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Better consumer education and marketing surveillance are needed for one over-the-counter drug used for urinary tract pain

More than 600 over-the-counter (OTC) drugs now use ingredients and dosages that 20 years ago were available only by prescription. The increasing availability of OTC drugs allows consumers to self-medicate and treat various symptoms. Yet a recent study of OTC phenazopyridine, a drug that relieves urinary tract pain and irritation caused by urinary tract infections, suggests that better patient education and post-OTC marketing surveillance are needed to ensure proper use of OTC medications. This is particularly important as popular prescription drugs, such as statins, head toward the OTC market, cautions Chih-Wen Shi, M.D., M.S.H.S., of the University of California, Los Angeles.

In the study, which was supported in part by the Agency for Healthcare Research and Quality (F32 HS11507), Dr Shi and colleagues surveyed a random sample of 434 purchasers of OTC phenazopyridine (predominantly well-educated white women) in 31 Los Angeles retail pharmacies. Phenazopyridine (Pyridium) is supposed to relieve pain, burning, and irritation due to urinary tract infections while the patient is awaiting medical evaluation and treatment, most likely with an antibiotic for the underlying infection. The survey asked what respondents thought was causing their symptoms and for what phenazopyridine would be effective.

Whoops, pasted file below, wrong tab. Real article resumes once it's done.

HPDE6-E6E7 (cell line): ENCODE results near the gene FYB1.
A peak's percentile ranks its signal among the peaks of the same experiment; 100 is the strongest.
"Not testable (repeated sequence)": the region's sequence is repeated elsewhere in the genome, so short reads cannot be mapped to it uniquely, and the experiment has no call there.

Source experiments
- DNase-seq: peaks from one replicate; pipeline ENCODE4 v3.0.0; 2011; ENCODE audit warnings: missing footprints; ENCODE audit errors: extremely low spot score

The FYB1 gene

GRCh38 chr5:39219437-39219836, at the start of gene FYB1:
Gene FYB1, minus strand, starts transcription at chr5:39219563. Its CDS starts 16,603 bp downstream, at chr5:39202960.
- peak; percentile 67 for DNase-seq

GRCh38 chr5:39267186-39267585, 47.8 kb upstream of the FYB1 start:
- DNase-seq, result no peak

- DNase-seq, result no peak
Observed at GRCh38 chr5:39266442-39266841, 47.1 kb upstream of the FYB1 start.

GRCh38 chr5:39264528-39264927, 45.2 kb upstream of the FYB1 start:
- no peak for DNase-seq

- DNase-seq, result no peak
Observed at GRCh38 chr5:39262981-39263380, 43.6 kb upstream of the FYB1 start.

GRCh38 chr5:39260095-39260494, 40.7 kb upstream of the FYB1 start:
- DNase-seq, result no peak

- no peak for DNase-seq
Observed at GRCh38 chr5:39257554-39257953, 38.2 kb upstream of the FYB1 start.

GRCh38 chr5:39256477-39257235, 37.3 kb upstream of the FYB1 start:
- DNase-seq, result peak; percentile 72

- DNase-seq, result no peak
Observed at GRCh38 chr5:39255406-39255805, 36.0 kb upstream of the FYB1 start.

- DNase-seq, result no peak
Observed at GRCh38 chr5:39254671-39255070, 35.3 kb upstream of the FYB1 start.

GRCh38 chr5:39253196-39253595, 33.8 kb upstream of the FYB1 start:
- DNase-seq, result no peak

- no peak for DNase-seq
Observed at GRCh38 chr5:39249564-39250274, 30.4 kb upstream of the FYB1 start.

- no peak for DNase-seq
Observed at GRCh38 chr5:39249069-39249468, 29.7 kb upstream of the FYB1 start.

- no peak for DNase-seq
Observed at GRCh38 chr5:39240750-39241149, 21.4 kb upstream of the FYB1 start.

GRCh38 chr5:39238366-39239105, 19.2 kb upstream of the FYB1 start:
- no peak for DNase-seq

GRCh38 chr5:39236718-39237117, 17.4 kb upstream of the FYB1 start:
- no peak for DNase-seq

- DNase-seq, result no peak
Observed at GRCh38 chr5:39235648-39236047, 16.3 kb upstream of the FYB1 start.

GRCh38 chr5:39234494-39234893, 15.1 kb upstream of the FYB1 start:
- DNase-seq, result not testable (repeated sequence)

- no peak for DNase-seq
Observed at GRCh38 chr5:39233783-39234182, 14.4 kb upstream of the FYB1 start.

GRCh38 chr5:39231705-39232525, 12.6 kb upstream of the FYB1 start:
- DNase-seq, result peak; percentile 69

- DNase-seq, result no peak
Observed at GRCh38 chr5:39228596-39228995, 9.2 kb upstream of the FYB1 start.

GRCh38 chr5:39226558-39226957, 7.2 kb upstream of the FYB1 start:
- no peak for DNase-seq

Based on survey responses, the complex chain of self- diagnosis, treatment, and monitoring needed for effective OTC use of the drug rests upon a shaky foundation. For example, although OTC phenazopyridine has been popularly advertised in the media as an interim pain reliever pending a medical appointment for a urinary tract infection, only 29 percent correctly characterized the likely cause of their symptoms as an infection, and only 57 percent correctly characterized the action of the drug (pain relief).

Details are in "Consumer knowledge of over-the-counter phenazopyridine," by Dr. Shi, Steven M. Asch, M.D., M.P.H., Eve Fielder, Dr.P.H., and others, in the May 2004 Annals of Family Medicine 2(3), pp. 240-244.

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